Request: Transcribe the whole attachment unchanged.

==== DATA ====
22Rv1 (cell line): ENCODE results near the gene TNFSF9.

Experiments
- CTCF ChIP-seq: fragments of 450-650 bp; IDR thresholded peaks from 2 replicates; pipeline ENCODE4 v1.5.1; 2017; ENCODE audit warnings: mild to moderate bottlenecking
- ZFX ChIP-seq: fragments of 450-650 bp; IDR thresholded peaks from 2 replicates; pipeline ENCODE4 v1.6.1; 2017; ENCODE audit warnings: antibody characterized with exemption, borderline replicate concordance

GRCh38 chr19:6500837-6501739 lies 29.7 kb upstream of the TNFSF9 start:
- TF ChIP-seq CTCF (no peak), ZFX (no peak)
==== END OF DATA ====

22Rv1 (cell line): ENCODE results near the gene TNFSF9.

Experiments
- CTCF ChIP-seq: fragments of 450-650 bp; IDR thresholded peaks from 2 replicates; pipeline ENCODE4 v1.5.1; 2017; ENCODE audit warnings: mild to moderate bottlenecking
- ZFX ChIP-seq: fragments of 450-650 bp; IDR thresholded peaks from 2 replicates; pipeline ENCODE4 v1.6.1; 2017; ENCODE audit warnings: antibody characterized with exemption, borderline replicate concordance

GRCh38 chr19:6500837-6501739 lies 29.7 kb upstream of the TNFSF9 start:
- TF ChIP-seq CTCF (no peak), ZFX (no peak)